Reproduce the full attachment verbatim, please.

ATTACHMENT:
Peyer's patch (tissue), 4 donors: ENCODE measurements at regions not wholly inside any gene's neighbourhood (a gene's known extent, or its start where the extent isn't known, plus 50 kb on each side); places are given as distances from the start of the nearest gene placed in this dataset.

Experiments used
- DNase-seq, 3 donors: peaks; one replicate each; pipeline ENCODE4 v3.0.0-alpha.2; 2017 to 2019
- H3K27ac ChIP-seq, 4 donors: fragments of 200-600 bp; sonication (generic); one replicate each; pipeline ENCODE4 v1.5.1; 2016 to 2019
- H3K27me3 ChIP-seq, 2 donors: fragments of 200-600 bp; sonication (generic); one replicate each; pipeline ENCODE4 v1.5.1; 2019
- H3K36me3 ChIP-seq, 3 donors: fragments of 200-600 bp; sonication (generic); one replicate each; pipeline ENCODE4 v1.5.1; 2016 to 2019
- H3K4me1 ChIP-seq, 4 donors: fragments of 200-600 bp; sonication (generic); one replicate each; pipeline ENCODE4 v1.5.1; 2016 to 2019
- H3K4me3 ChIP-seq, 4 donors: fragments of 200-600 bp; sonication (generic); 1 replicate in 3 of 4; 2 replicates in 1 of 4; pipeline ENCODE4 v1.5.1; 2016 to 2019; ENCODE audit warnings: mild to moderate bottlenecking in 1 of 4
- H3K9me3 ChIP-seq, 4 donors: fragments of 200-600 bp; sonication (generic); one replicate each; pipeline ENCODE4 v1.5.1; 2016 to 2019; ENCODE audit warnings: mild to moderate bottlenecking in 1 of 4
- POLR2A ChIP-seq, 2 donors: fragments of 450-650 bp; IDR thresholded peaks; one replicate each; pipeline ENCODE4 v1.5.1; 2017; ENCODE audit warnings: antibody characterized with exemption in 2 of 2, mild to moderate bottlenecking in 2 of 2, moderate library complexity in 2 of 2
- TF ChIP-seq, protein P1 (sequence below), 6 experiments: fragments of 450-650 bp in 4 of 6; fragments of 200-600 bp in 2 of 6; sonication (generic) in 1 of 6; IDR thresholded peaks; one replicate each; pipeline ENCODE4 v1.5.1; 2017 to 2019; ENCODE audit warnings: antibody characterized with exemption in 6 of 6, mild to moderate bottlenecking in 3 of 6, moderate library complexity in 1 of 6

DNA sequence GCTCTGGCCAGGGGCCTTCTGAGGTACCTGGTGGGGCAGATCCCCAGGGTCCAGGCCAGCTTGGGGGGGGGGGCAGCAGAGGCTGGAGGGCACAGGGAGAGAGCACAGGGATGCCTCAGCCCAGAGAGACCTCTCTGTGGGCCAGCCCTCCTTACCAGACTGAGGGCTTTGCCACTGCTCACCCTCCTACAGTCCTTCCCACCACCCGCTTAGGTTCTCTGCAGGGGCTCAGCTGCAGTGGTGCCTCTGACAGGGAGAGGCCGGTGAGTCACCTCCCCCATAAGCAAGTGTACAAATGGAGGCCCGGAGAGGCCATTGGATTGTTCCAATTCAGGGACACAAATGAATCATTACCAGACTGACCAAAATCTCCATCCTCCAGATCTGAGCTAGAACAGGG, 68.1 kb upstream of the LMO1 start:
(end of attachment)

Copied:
Peyer's patch (tissue), 4 donors: ENCODE measurements at regions not wholly inside any gene's neighbourhood (a gene's known extent, or its start where the extent isn't known, plus 50 kb on each side); places are given as distances from the start of the nearest gene placed in this dataset.

Experiments used
- DNase-seq, 3 donors: peaks; one replicate each; pipeline ENCODE4 v3.0.0-alpha.2; 2017 to 2019
- H3K27ac ChIP-seq, 4 donors: fragments of 200-600 bp; sonication (generic); one replicate each; pipeline ENCODE4 v1.5.1; 2016 to 2019
- H3K27me3 ChIP-seq, 2 donors: fragments of 200-600 bp; sonication (generic); one replicate each; pipeline ENCODE4 v1.5.1; 2019
- H3K36me3 ChIP-seq, 3 donors: fragments of 200-600 bp; sonication (generic); one replicate each; pipeline ENCODE4 v1.5.1; 2016 to 2019
- H3K4me1 ChIP-seq, 4 donors: fragments of 200-600 bp; sonication (generic); one replicate each; pipeline ENCODE4 v1.5.1; 2016 to 2019
- H3K4me3 ChIP-seq, 4 donors: fragments of 200-600 bp; sonication (generic); 1 replicate in 3 of 4; 2 replicates in 1 of 4; pipeline ENCODE4 v1.5.1; 2016 to 2019; ENCODE audit warnings: mild to moderate bottlenecking in 1 of 4
- H3K9me3 ChIP-seq, 4 donors: fragments of 200-600 bp; sonication (generic); one replicate each; pipeline ENCODE4 v1.5.1; 2016 to 2019; ENCODE audit warnings: mild to moderate bottlenecking in 1 of 4
- POLR2A ChIP-seq, 2 donors: fragments of 450-650 bp; IDR thresholded peaks; one replicate each; pipeline ENCODE4 v1.5.1; 2017; ENCODE audit warnings: antibody characterized with exemption in 2 of 2, mild to moderate bottlenecking in 2 of 2, moderate library complexity in 2 of 2
- TF ChIP-seq, protein P1 (sequence below), 6 experiments: fragments of 450-650 bp in 4 of 6; fragments of 200-600 bp in 2 of 6; sonication (generic) in 1 of 6; IDR thresholded peaks; one replicate each; pipeline ENCODE4 v1.5.1; 2017 to 2019; ENCODE audit warnings: antibody characterized with exemption in 6 of 6, mild to moderate bottlenecking in 3 of 6, moderate library complexity in 1 of 6

DNA sequence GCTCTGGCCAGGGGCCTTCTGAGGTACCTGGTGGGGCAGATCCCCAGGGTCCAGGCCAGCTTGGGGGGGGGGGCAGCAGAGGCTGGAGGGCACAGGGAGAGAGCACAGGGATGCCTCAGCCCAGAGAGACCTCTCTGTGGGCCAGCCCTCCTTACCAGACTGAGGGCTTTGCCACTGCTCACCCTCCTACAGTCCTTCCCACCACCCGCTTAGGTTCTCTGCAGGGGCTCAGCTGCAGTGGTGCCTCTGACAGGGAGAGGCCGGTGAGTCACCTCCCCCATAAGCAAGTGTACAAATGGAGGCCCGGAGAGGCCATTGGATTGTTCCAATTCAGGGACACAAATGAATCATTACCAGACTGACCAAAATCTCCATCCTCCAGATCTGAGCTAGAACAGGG, 68.1 kb upstream of the LMO1 start: